Photo: Anastasia Zhenina courtesy of Unsplash
I’ve been writing a couple of magazine articles about Barcelona this month.
I tried to get the lowdown for The Metropolitan on what’s going on with drug-dealers taking over vacant flats in Raval. It’s a gritty, colourful, inner-city neighbourhood known for it’s diversity, both economically and culturally. But neighbours are getting fed up.
The issue is a complicated one.
I interviewed local government, foreign investors, and local citizens to get their opinions on what they see as the main problem and how to solve it.
Fittingly for the month celebrating Saint Jordi’s Day, I also got to delve into Barcelona’s reading culture for a forthcoming article in May.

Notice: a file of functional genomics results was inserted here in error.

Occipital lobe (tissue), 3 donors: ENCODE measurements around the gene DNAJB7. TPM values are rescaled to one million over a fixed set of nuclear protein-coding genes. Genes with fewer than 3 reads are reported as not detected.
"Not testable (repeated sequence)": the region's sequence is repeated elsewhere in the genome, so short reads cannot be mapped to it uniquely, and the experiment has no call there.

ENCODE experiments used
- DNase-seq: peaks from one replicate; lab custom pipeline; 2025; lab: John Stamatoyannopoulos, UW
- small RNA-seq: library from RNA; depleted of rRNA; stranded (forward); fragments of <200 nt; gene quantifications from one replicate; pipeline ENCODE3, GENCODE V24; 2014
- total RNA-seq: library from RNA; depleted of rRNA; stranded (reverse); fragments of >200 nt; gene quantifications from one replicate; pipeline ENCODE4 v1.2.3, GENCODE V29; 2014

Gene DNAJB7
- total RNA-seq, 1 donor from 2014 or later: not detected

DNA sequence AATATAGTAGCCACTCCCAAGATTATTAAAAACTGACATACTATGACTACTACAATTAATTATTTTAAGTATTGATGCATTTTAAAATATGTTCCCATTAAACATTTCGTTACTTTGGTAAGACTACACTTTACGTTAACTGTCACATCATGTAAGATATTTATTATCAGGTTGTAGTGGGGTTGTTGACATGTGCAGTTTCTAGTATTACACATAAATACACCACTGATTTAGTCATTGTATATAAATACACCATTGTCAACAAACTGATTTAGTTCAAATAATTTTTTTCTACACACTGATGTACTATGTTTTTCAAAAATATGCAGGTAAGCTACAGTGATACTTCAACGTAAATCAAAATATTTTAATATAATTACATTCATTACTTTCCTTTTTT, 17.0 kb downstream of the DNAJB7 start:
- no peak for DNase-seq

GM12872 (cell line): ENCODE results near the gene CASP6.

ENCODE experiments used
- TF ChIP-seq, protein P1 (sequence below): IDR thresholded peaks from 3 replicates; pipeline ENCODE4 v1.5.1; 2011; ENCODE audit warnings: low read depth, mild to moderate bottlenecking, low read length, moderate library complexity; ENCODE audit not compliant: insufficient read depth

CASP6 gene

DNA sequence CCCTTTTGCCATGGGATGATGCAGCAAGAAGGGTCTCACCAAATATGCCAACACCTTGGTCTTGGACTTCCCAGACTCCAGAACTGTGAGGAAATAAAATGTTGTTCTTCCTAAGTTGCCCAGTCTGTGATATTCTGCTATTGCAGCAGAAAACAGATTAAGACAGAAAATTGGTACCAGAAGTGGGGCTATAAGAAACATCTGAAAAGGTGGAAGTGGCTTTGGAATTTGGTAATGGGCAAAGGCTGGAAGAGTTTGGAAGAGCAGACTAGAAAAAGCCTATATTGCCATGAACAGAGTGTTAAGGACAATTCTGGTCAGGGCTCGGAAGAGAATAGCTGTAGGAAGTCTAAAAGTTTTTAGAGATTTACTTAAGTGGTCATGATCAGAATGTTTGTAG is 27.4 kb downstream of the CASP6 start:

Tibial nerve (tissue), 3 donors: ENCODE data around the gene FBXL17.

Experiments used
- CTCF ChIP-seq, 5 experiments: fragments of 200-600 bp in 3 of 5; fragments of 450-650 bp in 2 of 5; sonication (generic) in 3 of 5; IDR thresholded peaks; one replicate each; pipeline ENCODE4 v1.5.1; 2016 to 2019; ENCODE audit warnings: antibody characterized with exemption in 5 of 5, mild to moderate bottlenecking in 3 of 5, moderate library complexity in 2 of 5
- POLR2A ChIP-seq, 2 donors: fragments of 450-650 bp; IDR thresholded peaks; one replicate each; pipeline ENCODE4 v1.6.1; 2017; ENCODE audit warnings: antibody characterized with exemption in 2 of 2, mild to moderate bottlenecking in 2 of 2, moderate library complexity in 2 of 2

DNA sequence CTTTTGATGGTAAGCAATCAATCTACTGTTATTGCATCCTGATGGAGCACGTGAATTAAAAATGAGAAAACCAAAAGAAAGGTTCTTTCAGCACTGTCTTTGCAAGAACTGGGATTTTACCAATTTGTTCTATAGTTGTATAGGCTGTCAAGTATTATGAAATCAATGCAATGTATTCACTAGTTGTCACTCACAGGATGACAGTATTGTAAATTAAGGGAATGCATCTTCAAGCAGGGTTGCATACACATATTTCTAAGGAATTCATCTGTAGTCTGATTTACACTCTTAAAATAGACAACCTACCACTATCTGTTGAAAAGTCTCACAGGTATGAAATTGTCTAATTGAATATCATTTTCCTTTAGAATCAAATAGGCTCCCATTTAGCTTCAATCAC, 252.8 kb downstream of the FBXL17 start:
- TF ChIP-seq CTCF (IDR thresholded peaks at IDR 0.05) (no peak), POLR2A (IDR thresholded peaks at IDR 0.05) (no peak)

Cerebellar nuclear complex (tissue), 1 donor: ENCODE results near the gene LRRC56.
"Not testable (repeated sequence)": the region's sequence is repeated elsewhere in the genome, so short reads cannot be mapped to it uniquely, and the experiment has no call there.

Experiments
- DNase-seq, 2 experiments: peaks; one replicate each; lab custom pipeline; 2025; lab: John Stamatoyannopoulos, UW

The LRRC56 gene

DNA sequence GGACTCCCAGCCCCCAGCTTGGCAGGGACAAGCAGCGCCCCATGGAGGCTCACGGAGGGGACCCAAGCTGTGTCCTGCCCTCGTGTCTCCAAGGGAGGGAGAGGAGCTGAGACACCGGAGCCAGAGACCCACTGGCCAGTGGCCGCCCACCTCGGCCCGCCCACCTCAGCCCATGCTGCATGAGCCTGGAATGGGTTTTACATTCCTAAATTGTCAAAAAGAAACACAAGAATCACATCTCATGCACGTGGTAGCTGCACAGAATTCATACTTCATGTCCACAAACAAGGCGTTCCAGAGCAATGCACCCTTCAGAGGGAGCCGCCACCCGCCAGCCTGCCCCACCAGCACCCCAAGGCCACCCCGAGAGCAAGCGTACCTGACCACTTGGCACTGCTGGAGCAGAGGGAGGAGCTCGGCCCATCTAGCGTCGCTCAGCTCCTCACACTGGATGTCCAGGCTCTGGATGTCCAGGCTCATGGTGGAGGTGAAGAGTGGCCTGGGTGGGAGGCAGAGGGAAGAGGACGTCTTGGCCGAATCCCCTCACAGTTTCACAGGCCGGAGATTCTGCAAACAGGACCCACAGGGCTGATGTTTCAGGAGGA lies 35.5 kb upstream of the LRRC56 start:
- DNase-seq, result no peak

I interviewed the CCCB, Laie and Babelia to understand how they see their role fostering a reading culture, their challenges in a world of digital books, and how ideas can transcend language barriers.
I asked them what locals and expats are reading, in what way the Catalan literary scene is changing, and how international authors are involved in keeping Barcelona’s cultural lifeblood pumping.
And as always, I’m following the latest events on Catalonia’s independence movement. With the exiled leader Carles Puigdemont now in jail in Germany, things are getting even more interesting.